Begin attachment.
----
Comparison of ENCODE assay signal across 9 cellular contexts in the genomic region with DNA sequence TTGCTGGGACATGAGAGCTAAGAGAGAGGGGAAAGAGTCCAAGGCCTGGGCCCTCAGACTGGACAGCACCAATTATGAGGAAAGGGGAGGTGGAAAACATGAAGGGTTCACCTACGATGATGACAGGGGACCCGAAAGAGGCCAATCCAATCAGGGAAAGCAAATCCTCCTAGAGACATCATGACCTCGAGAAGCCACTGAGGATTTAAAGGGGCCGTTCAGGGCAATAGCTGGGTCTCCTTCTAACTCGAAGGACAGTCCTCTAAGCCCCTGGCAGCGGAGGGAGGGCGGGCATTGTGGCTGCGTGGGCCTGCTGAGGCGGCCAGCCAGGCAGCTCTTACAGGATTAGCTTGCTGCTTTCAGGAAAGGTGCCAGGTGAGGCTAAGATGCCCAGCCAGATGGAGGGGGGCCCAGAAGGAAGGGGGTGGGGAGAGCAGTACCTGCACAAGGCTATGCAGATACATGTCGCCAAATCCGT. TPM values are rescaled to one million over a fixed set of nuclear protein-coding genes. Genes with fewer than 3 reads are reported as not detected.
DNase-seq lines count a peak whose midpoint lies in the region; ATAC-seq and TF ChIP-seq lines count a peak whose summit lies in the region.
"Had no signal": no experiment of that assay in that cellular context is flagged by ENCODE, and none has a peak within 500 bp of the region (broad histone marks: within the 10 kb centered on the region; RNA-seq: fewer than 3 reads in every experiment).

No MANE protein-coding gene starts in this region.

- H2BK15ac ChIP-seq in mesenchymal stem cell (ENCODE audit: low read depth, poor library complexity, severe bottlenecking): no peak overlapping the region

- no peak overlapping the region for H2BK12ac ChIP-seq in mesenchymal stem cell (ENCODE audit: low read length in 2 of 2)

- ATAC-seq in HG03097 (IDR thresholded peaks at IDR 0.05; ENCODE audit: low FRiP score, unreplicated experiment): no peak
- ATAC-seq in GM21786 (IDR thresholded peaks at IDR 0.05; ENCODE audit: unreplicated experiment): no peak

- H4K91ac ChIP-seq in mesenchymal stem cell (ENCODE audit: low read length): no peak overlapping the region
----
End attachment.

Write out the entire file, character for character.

Comparison of ENCODE assay signal across 9 cellular contexts in the genomic region with DNA sequence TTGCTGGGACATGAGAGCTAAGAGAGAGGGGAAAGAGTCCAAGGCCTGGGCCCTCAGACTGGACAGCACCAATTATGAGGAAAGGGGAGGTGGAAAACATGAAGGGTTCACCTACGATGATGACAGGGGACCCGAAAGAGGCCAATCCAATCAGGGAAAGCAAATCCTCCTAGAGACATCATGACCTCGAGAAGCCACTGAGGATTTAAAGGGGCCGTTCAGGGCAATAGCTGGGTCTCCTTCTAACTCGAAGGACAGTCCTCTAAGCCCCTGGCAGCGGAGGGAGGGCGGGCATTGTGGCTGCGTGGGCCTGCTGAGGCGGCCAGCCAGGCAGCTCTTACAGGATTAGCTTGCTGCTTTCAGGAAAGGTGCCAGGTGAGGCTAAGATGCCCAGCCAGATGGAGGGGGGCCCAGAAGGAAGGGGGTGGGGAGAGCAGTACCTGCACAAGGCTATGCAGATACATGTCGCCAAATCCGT. TPM values are rescaled to one million over a fixed set of nuclear protein-coding genes. Genes with fewer than 3 reads are reported as not detected.
DNase-seq lines count a peak whose midpoint lies in the region; ATAC-seq and TF ChIP-seq lines count a peak whose summit lies in the region.
"Had no signal": no experiment of that assay in that cellular context is flagged by ENCODE, and none has a peak within 500 bp of the region (broad histone marks: within the 10 kb centered on the region; RNA-seq: fewer than 3 reads in every experiment).

No MANE protein-coding gene starts in this region.

- H2BK15ac ChIP-seq in mesenchymal stem cell (ENCODE audit: low read depth, poor library complexity, severe bottlenecking): no peak overlapping the region

- no peak overlapping the region for H2BK12ac ChIP-seq in mesenchymal stem cell (ENCODE audit: low read length in 2 of 2)

- ATAC-seq in HG03097 (IDR thresholded peaks at IDR 0.05; ENCODE audit: low FRiP score, unreplicated experiment): no peak
- ATAC-seq in GM21786 (IDR thresholded peaks at IDR 0.05; ENCODE audit: unreplicated experiment): no peak

- H4K91ac ChIP-seq in mesenchymal stem cell (ENCODE audit: low read length): no peak overlapping the region